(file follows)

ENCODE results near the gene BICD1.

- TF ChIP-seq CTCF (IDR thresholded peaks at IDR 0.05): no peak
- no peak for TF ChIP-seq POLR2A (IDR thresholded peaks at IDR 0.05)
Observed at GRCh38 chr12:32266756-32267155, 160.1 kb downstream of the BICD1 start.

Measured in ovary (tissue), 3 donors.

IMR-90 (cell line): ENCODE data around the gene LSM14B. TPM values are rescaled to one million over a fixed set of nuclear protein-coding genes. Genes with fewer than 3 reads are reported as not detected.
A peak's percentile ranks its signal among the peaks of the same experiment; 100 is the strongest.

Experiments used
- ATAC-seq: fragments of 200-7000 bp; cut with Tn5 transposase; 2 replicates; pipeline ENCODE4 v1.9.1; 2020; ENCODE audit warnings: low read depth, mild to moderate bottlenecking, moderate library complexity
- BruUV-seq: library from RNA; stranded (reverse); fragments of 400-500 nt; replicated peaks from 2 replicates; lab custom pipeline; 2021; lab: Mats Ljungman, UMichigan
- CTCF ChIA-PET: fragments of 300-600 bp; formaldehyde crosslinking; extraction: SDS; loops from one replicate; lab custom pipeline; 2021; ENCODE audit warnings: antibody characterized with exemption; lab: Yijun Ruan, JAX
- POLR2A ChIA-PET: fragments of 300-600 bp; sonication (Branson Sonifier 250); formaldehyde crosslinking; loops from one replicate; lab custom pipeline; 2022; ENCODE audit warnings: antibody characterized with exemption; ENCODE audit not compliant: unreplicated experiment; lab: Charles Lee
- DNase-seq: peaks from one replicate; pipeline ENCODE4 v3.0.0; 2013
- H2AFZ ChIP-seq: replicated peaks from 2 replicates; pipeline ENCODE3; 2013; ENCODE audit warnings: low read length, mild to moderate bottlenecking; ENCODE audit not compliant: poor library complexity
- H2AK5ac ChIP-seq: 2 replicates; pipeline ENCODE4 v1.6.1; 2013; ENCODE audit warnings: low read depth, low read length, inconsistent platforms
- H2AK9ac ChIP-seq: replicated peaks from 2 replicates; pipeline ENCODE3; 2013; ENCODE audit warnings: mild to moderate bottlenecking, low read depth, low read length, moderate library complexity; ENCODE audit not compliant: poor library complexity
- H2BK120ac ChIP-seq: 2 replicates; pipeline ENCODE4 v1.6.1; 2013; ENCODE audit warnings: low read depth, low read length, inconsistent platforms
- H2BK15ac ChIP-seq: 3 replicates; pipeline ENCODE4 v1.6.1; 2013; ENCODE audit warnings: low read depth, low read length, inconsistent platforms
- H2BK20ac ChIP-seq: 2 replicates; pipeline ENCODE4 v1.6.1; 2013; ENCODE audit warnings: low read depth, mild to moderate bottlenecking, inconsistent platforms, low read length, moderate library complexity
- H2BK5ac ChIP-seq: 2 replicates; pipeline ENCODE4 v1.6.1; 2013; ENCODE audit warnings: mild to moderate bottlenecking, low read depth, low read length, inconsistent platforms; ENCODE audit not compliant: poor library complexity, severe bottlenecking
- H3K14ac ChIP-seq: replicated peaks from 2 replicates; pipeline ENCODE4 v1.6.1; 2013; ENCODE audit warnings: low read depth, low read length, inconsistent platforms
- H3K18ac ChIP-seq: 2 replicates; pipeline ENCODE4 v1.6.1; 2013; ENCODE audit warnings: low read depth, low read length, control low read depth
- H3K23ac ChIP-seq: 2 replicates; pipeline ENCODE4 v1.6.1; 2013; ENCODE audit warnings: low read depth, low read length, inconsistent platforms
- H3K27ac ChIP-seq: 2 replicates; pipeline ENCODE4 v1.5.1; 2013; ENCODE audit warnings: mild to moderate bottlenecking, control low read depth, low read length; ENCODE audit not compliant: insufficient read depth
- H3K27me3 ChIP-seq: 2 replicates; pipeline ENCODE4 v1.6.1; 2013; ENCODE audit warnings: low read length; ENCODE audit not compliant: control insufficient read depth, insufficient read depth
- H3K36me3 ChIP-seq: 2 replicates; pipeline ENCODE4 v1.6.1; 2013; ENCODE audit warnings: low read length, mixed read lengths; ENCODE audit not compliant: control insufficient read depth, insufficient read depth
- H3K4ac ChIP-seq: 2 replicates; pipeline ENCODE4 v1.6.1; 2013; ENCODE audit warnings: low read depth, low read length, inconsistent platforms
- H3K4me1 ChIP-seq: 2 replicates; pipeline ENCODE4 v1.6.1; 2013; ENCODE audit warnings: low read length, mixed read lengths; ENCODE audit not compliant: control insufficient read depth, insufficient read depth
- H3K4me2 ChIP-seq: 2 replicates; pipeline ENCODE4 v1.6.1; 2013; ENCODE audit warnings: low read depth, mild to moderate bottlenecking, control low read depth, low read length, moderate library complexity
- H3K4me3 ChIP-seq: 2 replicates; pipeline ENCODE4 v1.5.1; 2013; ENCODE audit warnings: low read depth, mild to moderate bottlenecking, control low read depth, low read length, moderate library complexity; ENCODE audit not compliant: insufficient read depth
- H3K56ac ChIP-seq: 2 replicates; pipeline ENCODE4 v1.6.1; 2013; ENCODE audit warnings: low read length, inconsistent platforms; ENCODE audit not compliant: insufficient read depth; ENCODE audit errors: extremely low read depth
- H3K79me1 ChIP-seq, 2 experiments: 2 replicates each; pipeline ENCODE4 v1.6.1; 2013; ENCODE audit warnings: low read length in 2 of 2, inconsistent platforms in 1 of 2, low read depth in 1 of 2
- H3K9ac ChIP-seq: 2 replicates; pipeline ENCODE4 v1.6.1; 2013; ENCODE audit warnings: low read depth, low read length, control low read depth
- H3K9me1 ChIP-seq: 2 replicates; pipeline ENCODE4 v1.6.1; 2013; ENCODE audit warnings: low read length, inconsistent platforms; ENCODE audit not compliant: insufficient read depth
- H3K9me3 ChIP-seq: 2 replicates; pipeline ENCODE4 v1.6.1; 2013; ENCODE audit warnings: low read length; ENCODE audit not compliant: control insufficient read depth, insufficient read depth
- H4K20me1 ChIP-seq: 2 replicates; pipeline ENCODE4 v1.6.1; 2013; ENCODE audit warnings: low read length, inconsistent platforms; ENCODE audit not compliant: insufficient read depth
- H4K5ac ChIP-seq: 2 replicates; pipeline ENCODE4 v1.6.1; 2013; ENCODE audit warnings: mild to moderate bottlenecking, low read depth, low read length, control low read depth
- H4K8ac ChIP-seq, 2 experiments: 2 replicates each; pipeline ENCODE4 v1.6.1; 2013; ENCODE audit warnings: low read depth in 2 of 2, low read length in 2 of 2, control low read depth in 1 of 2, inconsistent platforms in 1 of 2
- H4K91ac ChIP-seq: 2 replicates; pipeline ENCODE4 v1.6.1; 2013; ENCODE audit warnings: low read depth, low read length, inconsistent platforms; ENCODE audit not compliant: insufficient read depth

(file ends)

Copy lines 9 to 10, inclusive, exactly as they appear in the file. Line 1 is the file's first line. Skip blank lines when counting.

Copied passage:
- ATAC-seq: fragments of 200-7000 bp; cut with Tn5 transposase; 2 replicates; pipeline ENCODE4 v1.9.1; 2020; ENCODE audit warnings: low read depth, mild to moderate bottlenecking, moderate library complexity
- BruUV-seq: library from RNA; stranded (reverse); fragments of 400-500 nt; replicated peaks from 2 replicates; lab custom pipeline; 2021; lab: Mats Ljungman, UMichigan